If you're bringing a Brittany puppy into your life, get ready for an energetic, wonderful friend. Formerly called Brittany spaniels, they're really more of a setter or pointing dog. These canines originally hail from France, although they might also be related to the Welsh spaniel. While some of their ancestral history is lost in the mists of time, today's Brittany does well in both the home and out field hunting.
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Your lovable little pup with the white-and-liver or white-and-orange coat will quickly become a member of the family. Brittanys love to please their people. They also get along well with other dogs and aren't too concerned about cats. If you have kids, you already know they're your pup's best friend. By this time next year your puppy will weigh between 30 and 40 pounds and stand between 17.5 and 20 inches high at the shoulder, an ideal medium-size dog.
Yes, your Brittany puppy is an active little guy. That's not going to change much as he grows up. This is a dog who requires a lot of exercise, both physical and mental. The sooner you start training him the better. Puppy kindergarten is a good way to go. Brittanys aren't just smart, they also learn quickly and want to please. If you're consistent, your puppy should pick up on housebreaking relatively easily. If you plan to hunt with your Brittany, work with a trainer if you're a novice, but hunting comes naturally to the breed. By the time your pup reaches the age of 6 months, he's eligible for the American Kennel Club's hunting test for pointing breeds.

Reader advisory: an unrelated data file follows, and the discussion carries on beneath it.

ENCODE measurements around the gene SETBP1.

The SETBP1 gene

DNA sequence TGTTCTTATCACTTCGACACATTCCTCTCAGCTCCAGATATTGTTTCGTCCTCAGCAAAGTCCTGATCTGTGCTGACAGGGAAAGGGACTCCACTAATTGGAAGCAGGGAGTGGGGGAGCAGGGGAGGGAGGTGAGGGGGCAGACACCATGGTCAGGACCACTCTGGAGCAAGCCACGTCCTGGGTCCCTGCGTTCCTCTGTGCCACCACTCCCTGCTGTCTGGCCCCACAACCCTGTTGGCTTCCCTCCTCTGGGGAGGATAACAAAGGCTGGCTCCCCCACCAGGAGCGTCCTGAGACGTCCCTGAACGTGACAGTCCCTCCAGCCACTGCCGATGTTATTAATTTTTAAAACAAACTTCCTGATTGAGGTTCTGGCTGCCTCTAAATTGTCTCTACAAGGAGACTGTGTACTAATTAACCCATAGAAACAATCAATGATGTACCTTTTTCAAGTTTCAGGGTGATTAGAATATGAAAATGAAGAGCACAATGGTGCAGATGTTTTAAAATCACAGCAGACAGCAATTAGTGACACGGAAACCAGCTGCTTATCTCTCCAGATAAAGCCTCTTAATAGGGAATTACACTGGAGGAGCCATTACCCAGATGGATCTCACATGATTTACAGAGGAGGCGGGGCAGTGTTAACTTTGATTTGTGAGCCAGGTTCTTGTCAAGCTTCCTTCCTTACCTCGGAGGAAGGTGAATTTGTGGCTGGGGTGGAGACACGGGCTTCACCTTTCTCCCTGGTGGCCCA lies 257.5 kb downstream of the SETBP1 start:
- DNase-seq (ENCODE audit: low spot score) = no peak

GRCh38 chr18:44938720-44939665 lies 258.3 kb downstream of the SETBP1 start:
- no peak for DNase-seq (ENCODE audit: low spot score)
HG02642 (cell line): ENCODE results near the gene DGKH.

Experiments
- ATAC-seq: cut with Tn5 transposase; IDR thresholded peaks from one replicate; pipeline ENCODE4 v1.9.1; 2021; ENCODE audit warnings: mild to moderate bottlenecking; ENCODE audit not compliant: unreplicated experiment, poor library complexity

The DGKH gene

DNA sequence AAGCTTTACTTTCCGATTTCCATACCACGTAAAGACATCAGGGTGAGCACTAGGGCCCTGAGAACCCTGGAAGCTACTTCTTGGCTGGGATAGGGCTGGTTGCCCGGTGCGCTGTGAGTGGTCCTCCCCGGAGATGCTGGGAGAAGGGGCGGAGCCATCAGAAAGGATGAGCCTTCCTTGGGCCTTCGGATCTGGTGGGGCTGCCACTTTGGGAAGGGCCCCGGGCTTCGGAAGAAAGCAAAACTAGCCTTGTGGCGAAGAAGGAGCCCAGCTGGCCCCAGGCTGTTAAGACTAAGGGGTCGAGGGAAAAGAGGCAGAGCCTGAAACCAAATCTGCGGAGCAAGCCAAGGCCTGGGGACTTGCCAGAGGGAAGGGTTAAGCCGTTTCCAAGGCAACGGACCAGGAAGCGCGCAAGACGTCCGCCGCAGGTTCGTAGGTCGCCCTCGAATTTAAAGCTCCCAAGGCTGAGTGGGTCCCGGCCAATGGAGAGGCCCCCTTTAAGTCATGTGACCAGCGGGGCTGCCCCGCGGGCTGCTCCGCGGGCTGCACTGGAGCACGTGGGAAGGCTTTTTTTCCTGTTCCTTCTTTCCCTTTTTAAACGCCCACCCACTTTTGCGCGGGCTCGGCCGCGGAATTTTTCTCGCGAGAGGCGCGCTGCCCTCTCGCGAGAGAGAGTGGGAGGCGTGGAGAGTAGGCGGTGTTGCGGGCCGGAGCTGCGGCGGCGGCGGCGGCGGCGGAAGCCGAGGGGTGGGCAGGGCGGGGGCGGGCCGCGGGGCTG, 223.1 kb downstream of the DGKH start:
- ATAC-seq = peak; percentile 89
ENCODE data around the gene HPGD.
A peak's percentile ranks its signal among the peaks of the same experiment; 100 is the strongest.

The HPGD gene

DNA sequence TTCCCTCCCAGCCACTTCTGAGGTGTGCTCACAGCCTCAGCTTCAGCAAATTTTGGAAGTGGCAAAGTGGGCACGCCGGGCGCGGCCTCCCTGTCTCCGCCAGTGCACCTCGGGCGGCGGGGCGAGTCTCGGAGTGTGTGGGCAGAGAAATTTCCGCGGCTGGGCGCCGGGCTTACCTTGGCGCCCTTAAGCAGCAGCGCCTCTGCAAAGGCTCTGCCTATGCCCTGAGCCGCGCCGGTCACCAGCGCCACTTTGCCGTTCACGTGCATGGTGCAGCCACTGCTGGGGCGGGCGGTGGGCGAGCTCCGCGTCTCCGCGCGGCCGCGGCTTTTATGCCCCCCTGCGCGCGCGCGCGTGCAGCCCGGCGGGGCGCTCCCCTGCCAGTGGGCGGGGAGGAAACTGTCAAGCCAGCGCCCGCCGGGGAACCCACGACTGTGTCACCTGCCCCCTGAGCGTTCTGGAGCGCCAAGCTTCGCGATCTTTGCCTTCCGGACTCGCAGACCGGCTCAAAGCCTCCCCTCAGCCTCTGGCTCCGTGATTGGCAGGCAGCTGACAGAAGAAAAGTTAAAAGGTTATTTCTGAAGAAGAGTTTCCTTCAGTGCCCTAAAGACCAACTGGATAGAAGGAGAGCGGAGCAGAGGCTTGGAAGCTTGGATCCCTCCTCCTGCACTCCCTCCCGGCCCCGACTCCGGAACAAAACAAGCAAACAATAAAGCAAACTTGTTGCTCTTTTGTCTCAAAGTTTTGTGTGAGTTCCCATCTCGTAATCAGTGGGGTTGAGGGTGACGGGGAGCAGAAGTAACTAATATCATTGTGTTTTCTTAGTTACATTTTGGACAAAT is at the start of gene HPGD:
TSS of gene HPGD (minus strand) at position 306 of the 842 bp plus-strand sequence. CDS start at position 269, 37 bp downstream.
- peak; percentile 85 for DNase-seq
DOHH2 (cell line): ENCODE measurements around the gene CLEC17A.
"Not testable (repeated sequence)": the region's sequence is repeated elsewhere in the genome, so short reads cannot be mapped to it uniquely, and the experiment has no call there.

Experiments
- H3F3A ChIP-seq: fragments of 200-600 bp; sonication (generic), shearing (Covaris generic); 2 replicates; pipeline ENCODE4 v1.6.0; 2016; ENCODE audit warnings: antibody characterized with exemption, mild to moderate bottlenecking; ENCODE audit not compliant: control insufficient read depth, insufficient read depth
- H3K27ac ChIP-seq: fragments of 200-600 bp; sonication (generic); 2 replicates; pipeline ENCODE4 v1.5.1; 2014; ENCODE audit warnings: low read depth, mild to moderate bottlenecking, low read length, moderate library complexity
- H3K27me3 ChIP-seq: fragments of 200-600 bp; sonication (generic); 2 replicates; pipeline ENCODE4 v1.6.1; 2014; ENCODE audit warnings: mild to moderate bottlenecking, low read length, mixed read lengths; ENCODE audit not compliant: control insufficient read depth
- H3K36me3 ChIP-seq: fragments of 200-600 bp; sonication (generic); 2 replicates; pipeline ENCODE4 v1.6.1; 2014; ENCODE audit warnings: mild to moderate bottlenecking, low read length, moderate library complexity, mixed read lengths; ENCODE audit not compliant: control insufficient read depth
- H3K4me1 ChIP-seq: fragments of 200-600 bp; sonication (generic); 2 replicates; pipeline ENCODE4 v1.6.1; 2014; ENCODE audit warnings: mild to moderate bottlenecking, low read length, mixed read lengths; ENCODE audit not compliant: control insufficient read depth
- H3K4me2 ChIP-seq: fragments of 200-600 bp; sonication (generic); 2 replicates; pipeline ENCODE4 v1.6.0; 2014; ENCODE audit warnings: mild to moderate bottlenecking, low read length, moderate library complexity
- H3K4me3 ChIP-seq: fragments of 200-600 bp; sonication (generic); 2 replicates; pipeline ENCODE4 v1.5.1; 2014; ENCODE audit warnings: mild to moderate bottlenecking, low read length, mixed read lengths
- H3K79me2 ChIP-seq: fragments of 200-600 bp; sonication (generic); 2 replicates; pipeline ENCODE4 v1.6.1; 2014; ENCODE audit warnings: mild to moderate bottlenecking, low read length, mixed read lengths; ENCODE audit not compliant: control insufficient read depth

To crate or not to crate: that is the question asked by many puppy owners. In the case of a Brittany it might be a good idea, especially if he's left alone for long periods during the day. That pent-up Brittany puppy energy needs an outlet, so if he's given the run of all or most of the house, you could come home to some very creative destruction. Give him safe chew toys to gnaw on in his crate, and always make sure he has access to fresh, clean water.
Be sure to purchase your puppy from a reputable breeder, one who offers guarantees on the parents' vision from the Canine Eye Registration Foundation and their hip health from the Orthopedic Foundation for Animals. That's because Brittanys often suffer from hip dysplasia, a genetic abnormality of the hip joint, as well as cataracts. Other diseases affecting the breed include hypothyroidism (low thyroid hormone production by the thyroid gland) and epilepsy. Apart from possible genetic disorders, your active Brittany might end up at the vet's because of the sort of minor or major injuries a dog who loves to run might encounter.
By Jane Meggitt
American Kennel Club: Get to Know the Brittany
The American Brittany Club: Home
Petfinder: Adopt a Brittany
Vetstreet: What You Need to Know About Brittany Health
American Brittany Rescue: Training Your Brittany
Ataboy Kennels: Your Pup's First Year
Brittany Breed: Getting Started in Hunt Tests
About the Author
Jane Meggitt has been a writer for more than 20 years. In addition to reporting for a major newspaper chain, she has been published in "Horse News," "Suburban Classic," "Hoof Beats," "Equine Journal" and other publications. She has a Bachelor of Arts in English from New York University and an Associate of Arts from the American Academy of Dramatics Arts, New York City.